Romanian Roma Camping on an Irish Motorway Deported After Several Months' Standoff

20 November 2007

On 26 July 2007, the British newspaper The Independent reported that nearly one hundred Roma had been deported from Ireland to Bucharest, Romania, the previous night. The Roma, all members of a single extended family, had been living on a motorway roundabout in conditions described in the article as resembling that of "Delhi slums".

The group who had left their homes on a rubbish tip in Romania had been camped on the M50 motorway near the Dublin airport without sanitation in tents and huts, some of which were made from plastic bags.

The group faced a hostile reaction from the public and in July the Irish government served them with deportation papers, calling for their transport back to Romania within 15 days. However, the family expressed a desire to stay, citing poor conditions and lack of opportunity in Romania, and a hope of finding steady work in agriculture, now that Romania is a member of the European Union. However, special legislation states that Romanians are not allowed to work in Ireland without a work visa, and can only stay for three months at a time before having to prove employment. Additionally, another law in Ireland prevents anyone from claiming welfare until they have lived legally in the country for two years.

Local NGOs, including Pavee Point Travellers Centre and the Irish Association of Social Workers, called on the Irish government to provide aid to the Roma concerned, saying that expelling them from the country would only sidestep the issue. However such appeals were met with sharp criticism from Irish officials. Justice Minister Brian Lenihan called for an urgent inquiry into the role Pavee Point had played in the situation, expressing concern that an organisation would encourage emigrants to act contrary to the law.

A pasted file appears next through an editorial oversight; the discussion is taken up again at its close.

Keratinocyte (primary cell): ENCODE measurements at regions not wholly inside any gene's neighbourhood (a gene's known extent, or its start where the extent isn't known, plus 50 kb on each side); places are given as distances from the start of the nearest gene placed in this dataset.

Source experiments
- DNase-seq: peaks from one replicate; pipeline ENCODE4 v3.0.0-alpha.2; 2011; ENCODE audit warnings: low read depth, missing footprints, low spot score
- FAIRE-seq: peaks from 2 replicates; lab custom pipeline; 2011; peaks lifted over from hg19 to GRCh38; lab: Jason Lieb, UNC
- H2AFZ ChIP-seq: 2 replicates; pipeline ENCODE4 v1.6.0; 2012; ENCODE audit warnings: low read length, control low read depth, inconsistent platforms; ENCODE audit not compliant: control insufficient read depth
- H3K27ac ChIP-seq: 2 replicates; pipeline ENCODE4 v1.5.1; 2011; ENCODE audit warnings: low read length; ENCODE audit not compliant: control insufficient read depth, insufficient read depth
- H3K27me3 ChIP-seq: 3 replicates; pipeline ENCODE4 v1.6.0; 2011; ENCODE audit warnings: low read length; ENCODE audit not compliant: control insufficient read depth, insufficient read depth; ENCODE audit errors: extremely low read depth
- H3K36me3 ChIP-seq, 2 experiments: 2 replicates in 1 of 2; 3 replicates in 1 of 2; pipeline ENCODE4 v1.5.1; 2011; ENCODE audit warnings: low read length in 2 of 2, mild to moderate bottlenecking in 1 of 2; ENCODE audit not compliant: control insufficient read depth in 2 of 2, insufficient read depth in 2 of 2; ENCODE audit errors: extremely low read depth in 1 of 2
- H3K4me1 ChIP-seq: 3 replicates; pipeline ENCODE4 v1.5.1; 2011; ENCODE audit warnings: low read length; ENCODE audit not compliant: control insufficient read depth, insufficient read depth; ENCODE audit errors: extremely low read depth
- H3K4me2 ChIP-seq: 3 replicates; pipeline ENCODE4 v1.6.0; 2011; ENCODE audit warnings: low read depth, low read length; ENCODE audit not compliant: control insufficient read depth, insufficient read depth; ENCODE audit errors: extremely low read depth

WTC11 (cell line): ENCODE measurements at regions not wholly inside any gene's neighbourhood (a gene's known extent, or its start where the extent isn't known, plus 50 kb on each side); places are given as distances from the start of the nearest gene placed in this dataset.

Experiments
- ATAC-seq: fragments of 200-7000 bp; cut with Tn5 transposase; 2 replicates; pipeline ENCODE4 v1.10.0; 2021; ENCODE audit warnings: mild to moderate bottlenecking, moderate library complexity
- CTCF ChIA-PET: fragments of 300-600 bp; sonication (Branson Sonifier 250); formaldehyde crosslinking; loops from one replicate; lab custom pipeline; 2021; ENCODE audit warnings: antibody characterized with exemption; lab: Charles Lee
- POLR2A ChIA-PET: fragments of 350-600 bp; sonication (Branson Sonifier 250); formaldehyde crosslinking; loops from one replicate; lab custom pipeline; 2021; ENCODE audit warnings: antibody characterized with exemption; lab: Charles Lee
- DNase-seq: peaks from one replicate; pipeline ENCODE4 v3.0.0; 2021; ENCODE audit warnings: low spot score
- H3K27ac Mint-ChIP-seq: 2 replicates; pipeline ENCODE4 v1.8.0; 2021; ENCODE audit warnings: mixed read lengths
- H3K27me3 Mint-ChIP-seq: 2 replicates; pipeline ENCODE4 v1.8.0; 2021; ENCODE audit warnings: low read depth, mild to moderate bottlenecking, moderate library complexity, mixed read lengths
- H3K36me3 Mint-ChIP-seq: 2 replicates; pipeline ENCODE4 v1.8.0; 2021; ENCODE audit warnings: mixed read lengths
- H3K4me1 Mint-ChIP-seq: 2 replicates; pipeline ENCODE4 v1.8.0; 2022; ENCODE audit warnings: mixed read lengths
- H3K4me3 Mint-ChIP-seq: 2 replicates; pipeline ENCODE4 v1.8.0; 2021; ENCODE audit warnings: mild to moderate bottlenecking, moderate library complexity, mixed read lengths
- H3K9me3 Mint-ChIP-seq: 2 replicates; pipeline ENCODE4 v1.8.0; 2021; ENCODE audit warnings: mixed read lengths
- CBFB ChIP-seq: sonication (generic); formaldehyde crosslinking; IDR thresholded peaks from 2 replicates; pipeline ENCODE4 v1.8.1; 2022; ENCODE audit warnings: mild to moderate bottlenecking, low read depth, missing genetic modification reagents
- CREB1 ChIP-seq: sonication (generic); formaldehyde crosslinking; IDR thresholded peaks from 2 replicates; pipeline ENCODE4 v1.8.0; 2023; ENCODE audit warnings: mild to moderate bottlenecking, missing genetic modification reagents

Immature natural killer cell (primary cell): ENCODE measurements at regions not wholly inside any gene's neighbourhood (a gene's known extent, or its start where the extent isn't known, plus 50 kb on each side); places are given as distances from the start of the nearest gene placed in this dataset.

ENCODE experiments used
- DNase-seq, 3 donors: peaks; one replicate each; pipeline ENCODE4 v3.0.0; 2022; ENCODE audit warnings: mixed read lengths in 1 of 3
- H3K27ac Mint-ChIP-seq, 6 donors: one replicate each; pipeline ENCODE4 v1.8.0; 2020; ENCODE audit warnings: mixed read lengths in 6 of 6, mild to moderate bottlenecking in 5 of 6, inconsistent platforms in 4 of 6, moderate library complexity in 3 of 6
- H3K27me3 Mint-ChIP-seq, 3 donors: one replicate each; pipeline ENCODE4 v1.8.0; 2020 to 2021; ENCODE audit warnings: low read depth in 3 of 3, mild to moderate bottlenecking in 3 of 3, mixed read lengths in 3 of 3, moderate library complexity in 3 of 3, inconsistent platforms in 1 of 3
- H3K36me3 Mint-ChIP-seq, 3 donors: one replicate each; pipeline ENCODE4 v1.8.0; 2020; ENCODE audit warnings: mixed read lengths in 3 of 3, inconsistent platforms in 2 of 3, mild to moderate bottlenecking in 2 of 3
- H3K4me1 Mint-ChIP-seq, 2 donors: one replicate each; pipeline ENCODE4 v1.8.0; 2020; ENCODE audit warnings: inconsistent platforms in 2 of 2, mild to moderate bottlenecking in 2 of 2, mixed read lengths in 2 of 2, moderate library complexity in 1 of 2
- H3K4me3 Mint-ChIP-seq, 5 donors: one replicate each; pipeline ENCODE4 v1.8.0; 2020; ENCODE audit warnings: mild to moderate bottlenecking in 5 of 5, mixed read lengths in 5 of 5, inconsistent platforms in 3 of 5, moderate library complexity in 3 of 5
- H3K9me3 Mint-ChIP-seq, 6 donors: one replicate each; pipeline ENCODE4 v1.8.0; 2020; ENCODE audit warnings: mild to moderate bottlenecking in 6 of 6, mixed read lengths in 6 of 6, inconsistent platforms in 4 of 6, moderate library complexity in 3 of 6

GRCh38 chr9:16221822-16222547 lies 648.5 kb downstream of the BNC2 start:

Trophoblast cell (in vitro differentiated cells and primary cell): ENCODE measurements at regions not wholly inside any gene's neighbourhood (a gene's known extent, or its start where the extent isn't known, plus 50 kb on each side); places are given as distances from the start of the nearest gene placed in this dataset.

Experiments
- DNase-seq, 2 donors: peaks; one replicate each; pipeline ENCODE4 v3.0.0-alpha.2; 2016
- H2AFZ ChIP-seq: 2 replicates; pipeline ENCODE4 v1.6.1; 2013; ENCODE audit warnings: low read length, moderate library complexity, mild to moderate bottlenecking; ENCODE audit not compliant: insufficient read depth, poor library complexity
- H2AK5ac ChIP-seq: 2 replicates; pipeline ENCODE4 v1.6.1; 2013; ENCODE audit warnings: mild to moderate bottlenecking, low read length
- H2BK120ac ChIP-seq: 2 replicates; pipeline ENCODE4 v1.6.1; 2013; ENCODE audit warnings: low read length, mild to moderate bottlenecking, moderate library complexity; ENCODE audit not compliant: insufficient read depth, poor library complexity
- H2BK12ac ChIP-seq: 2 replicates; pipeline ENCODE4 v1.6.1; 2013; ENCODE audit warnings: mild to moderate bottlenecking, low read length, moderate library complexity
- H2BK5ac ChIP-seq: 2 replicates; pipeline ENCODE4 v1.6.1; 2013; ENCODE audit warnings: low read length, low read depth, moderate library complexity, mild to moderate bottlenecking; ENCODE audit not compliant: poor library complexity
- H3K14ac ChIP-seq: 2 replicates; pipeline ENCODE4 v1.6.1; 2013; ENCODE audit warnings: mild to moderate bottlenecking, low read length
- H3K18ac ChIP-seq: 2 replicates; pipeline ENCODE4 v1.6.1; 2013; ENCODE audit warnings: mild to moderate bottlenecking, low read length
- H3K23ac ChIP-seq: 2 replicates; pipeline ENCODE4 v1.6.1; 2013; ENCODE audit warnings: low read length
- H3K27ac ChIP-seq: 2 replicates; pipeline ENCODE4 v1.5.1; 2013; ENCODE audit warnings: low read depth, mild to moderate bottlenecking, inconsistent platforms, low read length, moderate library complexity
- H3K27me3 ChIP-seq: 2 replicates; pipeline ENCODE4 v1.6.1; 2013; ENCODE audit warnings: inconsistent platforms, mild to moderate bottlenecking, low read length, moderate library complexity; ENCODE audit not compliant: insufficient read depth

Despite calls to permit the group to stay in Ireland, Irish government officials insisted adamantly that they had to be returned and media coverage of the issue was infused with racist rhetoric. On the night of 25 July, at least 70 members of the Romani encampment were flown from Dublin to Bucharest, having agreed to be repatriated on flights paid for by the Romanian government. The remaining members followed them soon afterwards.

(The Independent)


Challenge discrimination, promote equality


Receive our public announcements Receive our Roma Rights Journal


The latest Roma Rights news and content online

join us

Find out how you can join or support our activities